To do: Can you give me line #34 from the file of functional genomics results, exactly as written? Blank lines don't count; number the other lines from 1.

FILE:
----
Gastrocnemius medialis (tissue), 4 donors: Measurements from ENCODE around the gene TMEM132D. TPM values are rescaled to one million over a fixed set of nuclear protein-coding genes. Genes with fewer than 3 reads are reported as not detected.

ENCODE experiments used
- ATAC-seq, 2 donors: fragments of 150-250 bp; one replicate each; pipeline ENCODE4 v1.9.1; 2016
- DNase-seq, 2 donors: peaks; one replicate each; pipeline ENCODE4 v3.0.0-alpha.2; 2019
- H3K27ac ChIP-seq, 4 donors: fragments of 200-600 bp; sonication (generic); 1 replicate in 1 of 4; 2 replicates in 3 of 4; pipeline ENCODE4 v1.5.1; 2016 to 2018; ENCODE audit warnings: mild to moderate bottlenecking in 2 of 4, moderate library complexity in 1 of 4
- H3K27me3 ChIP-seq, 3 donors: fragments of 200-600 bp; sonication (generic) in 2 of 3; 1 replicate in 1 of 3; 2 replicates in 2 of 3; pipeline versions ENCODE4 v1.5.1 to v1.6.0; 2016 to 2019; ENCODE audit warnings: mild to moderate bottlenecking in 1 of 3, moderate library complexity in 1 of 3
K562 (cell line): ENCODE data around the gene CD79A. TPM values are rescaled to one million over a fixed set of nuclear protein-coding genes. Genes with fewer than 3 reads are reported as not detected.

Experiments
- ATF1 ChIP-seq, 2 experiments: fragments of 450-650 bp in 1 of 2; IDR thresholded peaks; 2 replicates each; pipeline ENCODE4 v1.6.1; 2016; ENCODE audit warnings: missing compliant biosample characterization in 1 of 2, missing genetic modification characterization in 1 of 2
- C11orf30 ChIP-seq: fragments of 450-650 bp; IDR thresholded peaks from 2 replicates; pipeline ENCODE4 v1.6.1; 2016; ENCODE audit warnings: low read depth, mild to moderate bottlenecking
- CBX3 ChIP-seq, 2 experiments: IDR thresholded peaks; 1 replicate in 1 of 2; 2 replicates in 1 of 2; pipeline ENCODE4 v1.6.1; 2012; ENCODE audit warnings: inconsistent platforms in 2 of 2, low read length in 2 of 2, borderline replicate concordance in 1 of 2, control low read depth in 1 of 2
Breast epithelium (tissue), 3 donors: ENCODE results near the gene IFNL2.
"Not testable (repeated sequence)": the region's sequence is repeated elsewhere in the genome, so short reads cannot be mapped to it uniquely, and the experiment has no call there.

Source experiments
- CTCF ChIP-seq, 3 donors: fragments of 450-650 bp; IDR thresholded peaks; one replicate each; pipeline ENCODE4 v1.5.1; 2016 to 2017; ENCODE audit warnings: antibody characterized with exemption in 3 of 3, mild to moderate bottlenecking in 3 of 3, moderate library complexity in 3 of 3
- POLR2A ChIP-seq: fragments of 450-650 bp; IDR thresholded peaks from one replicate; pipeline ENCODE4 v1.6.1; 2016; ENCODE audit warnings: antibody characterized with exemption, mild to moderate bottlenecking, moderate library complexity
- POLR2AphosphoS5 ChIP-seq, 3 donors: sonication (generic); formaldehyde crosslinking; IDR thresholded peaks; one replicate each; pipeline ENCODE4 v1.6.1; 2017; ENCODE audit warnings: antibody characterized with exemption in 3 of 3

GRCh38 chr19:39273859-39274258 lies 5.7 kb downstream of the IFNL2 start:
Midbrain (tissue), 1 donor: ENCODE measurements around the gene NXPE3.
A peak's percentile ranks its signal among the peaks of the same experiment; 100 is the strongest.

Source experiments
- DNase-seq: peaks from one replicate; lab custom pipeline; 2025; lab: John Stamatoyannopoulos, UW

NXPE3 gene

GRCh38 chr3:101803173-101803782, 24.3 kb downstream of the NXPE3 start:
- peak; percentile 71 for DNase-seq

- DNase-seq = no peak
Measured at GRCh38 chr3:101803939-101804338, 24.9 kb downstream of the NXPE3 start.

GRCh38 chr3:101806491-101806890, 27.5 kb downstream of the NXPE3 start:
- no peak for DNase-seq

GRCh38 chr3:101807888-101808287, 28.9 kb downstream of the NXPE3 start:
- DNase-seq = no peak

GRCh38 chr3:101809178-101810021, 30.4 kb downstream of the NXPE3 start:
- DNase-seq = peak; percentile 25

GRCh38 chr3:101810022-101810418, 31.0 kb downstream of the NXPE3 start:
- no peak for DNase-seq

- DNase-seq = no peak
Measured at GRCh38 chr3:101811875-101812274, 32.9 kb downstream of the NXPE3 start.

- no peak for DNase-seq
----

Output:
GRCh38 chr3:101810022-101810418, 31.0 kb downstream of the NXPE3 start: